Phillip Hammond (Chancellor) will today have his first opportunity to outline his priorities for taxes and spending in the wake of the Brexit vote.
The Office for Budget Responsibility (OBR), the Government’s fiscal watchdog, will also reveal its latest forecasts for growth, unemployment and inflation, which will help to shape the way policymakers respond to the referendum result.
More than £1bn will be diverted into the welfare system in a move designed to ease the impact of cuts introduced by the previous Chancellor, George Osborne.
Philip Hammond will use his inaugural Autumn Statement to increase the amount of benefits that claimants can keep while in work.
It marks a significant departure from the benefit cuts imposed by David Cameron and forms part of Theresa May’s bid to appeal to families who are “just managing” to get by.
JAMs – the ‘just about managing’
Theresa May has been pushing for Mr Hammond to send a strong signal that the Conservative government will take action to help families who are “just about managing”.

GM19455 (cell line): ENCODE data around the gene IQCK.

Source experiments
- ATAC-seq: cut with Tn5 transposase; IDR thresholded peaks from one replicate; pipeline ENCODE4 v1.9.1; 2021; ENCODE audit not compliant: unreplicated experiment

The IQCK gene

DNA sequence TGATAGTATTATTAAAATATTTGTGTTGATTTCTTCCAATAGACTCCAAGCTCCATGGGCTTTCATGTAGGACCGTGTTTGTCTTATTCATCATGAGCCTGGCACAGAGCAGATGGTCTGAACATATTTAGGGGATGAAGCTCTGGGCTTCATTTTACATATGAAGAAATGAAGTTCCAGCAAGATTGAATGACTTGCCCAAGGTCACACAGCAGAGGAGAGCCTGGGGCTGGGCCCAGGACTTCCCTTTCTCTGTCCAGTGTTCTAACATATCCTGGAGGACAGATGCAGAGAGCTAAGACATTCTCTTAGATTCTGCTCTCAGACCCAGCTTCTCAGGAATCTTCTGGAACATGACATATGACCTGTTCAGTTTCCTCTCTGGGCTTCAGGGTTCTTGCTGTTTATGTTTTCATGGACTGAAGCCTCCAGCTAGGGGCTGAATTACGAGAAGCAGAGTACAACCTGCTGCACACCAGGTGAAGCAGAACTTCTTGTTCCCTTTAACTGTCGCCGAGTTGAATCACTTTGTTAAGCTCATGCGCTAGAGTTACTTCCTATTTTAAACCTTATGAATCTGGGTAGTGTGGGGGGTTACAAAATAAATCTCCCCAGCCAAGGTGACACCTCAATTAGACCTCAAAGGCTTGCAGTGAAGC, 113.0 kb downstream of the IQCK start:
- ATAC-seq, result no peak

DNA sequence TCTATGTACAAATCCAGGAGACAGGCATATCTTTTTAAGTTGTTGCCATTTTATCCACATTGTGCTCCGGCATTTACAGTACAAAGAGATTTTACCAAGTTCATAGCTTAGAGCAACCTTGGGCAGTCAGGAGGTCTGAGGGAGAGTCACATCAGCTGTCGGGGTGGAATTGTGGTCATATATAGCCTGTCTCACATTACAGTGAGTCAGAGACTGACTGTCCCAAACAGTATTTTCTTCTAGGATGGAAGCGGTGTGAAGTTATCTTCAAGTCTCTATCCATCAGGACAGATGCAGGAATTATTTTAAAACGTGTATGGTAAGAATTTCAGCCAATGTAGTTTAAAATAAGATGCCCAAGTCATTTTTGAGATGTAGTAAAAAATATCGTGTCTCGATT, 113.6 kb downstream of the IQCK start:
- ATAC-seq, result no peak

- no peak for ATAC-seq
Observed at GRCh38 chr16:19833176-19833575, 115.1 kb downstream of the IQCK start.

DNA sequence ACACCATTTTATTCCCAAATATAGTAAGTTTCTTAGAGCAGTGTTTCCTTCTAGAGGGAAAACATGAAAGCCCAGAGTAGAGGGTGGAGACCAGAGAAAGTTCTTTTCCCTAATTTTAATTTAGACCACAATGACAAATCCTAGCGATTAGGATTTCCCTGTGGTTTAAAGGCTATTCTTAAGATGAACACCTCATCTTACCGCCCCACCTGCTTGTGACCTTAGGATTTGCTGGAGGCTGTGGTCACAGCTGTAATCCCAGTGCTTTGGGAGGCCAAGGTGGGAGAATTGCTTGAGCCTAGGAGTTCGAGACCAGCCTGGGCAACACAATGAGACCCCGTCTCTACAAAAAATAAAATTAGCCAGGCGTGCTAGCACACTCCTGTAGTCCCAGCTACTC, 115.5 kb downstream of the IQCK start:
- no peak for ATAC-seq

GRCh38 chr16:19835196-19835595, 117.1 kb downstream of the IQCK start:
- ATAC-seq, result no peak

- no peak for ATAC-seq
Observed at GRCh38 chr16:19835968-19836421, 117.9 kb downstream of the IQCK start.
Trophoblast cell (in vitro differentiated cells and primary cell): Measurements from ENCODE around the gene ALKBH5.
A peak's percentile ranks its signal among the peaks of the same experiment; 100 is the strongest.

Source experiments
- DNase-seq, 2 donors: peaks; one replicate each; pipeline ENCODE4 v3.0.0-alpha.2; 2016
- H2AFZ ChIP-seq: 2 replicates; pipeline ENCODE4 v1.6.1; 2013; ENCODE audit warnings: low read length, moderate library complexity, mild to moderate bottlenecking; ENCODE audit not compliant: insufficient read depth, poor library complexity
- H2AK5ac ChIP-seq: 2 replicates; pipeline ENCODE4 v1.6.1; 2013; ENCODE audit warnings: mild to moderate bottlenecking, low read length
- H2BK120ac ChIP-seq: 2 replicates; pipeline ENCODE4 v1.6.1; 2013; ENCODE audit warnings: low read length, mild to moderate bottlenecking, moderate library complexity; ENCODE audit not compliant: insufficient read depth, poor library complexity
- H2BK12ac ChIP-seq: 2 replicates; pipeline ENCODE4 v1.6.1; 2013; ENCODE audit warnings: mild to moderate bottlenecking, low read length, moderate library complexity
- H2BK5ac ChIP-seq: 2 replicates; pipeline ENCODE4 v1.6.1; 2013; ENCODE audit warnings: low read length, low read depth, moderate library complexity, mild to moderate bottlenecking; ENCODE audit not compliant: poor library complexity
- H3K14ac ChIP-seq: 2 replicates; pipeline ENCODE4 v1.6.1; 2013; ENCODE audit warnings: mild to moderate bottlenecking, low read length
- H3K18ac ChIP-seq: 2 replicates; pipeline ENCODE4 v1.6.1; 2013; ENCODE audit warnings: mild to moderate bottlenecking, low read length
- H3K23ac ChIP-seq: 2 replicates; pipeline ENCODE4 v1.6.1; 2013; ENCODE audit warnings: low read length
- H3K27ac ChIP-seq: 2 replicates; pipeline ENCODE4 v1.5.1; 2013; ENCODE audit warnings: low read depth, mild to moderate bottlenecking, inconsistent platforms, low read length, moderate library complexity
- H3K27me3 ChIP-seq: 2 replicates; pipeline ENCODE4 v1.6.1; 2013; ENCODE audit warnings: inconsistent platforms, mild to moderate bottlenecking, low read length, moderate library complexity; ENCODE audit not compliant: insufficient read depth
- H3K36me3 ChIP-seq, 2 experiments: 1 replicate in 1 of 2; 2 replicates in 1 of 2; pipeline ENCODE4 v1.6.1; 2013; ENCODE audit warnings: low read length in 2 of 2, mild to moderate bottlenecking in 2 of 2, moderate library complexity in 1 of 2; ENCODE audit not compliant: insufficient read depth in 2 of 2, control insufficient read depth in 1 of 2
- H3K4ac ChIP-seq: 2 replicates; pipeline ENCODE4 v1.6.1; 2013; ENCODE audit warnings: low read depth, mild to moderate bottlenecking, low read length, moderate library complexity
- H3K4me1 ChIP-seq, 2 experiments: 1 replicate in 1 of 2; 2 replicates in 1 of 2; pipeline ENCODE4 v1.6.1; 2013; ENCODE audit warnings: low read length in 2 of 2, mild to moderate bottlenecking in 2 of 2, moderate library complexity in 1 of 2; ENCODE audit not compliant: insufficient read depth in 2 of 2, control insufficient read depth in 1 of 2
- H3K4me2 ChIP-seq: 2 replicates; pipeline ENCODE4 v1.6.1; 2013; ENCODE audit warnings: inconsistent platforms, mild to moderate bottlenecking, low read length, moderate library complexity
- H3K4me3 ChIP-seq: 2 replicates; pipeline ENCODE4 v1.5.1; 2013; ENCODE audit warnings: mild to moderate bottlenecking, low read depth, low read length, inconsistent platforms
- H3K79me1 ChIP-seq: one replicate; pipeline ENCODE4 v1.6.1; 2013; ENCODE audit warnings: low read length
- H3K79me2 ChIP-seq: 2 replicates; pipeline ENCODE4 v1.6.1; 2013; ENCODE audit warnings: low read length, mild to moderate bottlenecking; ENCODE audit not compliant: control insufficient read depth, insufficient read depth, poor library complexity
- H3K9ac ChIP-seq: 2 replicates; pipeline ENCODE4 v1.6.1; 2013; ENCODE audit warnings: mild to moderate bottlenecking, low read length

The prime minister used her first speech at Downing Street to make it her “mission to make Britain a country that works for everyone”.
“If you’re from an ordinary working class family, life is much harder than many people in Westminster realise. You have a job but you don’t always have job security. You have your own home, but you worry about paying a mortgage. You can just about manage but you worry about the cost of living and getting your kids into a good school.”
The Autumn Statement is expected to free up some money to help families on modest incomes.
The National Living Wage will rise from £7.20 an hour to £7.50 from April 2017, with stronger enforcement to ensure people are paid the minimum.
Fuel duty will be frozen, while the Government is also considering cuts to air passenger duty and new childcare subsidies.
Policies to reduce the burden of childcare costs are also being considered.